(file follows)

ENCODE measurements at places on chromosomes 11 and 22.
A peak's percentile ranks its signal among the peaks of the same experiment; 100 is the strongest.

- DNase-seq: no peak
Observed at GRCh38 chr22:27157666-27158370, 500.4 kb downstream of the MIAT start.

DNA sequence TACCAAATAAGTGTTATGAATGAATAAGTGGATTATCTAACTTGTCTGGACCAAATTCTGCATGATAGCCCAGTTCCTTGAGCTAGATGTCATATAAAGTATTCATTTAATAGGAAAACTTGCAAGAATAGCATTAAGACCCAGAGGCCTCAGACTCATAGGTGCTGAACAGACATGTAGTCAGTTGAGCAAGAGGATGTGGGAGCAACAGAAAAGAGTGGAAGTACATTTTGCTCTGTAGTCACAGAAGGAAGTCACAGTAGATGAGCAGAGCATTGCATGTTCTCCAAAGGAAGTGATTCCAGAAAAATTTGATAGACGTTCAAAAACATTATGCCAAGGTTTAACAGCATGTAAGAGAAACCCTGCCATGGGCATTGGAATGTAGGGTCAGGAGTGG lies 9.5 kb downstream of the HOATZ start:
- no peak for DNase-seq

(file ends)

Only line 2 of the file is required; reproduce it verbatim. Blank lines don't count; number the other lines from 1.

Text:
A peak's percentile ranks its signal among the peaks of the same experiment; 100 is the strongest.